Denied its precision-like, silky smooth passing game, Jesuit took the “old-fashioned Catholic League football” path while pounding out a 17-14 victory over John Curtis in Friday night’s Division I select state football championship game at the Mercedes-Benz Superdome.
The victory came 54 years after Jesuit’s previous football title, a 21-20 victory over LaGrange in 1960. The last time the Jays won the championship in New Orleans was a 7-6 win over Byrd in 1953.
Curtis had won four consecutive state titles and has 26 overall.
The Jays (12-2) spotted Curtis a 14-7 halftime lead, but eventually the Patriots were forced to rely on their passing attack instead of the crushing veer running game that has become a Curtis trademark.
Curtis (10-3) gained almost half of its 335 total yards in the second quarter as quarterback Myles Washington led two touchdown drives while the Patriots gobbled up 158 yards in the period.
Washington threw for a season-high 125 yards after Jesuit smothered the Patriots’ inside run game and forced most of the outside options wide enough for help to arrive.
The decisive touchdown came at the start of the fourth quarter.
Quarterback Trey LaForge, who completed only 7 of 14 passes for 112 yards, chalked up more than half of that total on the winning touchdown drive. He hit three passes for 60 yards on the surge, including a 45-yard touchdown pass Kalija Lipscomb, Lipscomb’s second of the night.
Charles Jackson, voted Outstanding Player for the champs, carried the ball 16 times for a 142 yards.
Curtis’ second-quarter domination came after “they split their (line) gaps wider,” Jesuit defensive coordinator Troy Baglio said. “We made an adjustment and were able to cheat our (linebackers) inside.”
The strategy worked. Curtis rushed for only 80 yards in the second half.
“Everybody says it’s like a chess match,” Jesuit coach Mark Songy said. “But it’s not. It is more like checkers. They take something away, (and) we make adjustments. They are about as physical a team as you can play, and we pride ourselves in being physical on both sides of the ball. We play old-fashioned Catholic League football.”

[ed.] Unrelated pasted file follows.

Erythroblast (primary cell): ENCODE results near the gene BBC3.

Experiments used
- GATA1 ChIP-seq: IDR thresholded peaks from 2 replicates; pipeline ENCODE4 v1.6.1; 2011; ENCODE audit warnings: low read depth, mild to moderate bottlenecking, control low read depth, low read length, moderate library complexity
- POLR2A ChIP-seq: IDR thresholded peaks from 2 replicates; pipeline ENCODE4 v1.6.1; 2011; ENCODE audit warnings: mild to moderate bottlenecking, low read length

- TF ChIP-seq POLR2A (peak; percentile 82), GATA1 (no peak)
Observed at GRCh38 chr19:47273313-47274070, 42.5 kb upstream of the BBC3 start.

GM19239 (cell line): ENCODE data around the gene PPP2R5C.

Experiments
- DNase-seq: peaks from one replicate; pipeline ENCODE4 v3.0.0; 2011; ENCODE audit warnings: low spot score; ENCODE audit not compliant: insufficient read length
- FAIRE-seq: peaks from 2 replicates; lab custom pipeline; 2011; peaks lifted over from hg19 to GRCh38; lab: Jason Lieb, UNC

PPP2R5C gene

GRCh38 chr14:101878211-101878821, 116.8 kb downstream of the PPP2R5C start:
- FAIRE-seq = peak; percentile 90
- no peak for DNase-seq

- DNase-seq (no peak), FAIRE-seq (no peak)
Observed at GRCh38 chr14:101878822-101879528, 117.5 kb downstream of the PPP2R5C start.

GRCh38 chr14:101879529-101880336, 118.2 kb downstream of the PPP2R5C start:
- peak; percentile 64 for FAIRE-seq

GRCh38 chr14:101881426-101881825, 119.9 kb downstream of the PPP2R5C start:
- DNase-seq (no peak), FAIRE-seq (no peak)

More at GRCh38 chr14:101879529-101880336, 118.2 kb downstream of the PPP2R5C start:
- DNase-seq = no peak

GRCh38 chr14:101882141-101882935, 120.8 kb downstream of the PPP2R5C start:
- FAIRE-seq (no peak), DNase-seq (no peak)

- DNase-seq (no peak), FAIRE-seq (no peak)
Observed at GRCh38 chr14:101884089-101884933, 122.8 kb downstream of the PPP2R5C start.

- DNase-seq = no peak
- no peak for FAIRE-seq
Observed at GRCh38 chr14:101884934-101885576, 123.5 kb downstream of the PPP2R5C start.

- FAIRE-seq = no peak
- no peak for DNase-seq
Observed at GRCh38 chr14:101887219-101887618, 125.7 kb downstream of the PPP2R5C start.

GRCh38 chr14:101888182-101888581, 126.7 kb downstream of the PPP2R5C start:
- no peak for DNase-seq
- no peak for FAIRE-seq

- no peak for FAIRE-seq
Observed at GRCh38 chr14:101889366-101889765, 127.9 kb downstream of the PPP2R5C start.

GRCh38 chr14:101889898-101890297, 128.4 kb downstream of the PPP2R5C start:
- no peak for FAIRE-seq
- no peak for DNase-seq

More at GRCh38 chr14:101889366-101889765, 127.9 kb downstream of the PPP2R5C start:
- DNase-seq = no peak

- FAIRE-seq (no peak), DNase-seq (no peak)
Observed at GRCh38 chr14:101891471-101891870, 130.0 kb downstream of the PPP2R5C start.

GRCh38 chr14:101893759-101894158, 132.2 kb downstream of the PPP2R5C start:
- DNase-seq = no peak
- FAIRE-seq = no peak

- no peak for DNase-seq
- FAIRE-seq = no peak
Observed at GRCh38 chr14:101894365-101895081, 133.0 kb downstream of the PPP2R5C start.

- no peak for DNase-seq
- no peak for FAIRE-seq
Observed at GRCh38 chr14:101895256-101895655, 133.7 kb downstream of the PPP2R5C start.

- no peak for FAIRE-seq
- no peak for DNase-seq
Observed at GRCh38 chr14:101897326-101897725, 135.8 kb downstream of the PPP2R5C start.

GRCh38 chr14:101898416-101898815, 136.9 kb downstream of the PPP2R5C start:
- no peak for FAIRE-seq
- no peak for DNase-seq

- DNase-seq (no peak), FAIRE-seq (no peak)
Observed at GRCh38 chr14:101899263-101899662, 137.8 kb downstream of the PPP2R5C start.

Jesuit’s defense made several key plays at crucial points in the second half.
Defensive back Dillon Knight reached back to knock down a touchdown pass that would have given Curtis the lead. Defensive lineman Osmond Torres stopped one Curtis drive by stripping the ball from Washington, and Zack Robert recovered.
Curtis had a second drive killed by a lost fumble by caused by Jesuit’s Mitchell Melito, and Hunter Robert recovered that one. Jakirai Wiley, who had an interception in the first quarter, jarred a fourth-down pass loose from Curtis’ Kerry Buckley inside the Jesuit 30 in the final minute.
“Give them credit,” Curtis coach J.T. Curtis said. “They made big plays when they had to have big plays.”
After managing only 23 rushing yards in the first quarter, Curtis was able to get its offense in sync on both of its second-quarter possessions and managed a 14-7 halftime lead.
A keeper by Washington for a 10-yard gain preceded a tackle-busting run by Devon Benn that gained 37 yards and produced a first down at the Jesuit 5-yard line.
On second down from the 3, Washington faked a dive play and ran into the hole right behind the running back for a touchdown.
LaForge, who did not complete a pass on his first five dropbacks, finally hit Lipscomb on a short 5-yard slant with 10 minutes gone in the quarter. That completion started a drive that covered 70 yards and was finished with a deeper slant to Lipscomb, splitting three defenders in the Curtis zone defense, covering 35 yards and producing a 7-7 tie.
Washington, who completed all three of his second-quarter passes for 51 yards on the next drive, brought the Partriots right back. He twice rolled to his left and found Travis O’Conner for gains of 15 and 16 yards. Then, with only 11 seconds remaining and on a first-and-goal play at the Jesuit 20, the 6-foot-2 O’Conner was isolated on 5-foot-9 Justin Helm, and Washington threw a perfect corner route just out of Helm’s reach for a touchdown.
Curtis was in front 14-7, but it was a lead that Jesuit was able to cut into in the third period.
Curtis drove to the Jesuit 12- and 25-yard lines in the third quarter and came away without points.
“We got down there and didn’t get points,” J.T. Curtis said. “I thought that was big.”
On the first threat, a 15-yard personal foul penalty moved the ball back to the Jesuit 25, and the touchdown-saving bat-down by Knight denied the Patriots points.
Jesuit answered with a 63-yard drive, 53 of which came on a run by Jackson. Crew Jacobs’ 28-yd field goal pulled the Jays within 14-10 with 7:16 left in the third period.
A crowd of 25,900 witnessed the game, the first meeting between the schools. It was Curtis’ 30th appearance in a Superdome championship game, but only the second for Jesuit.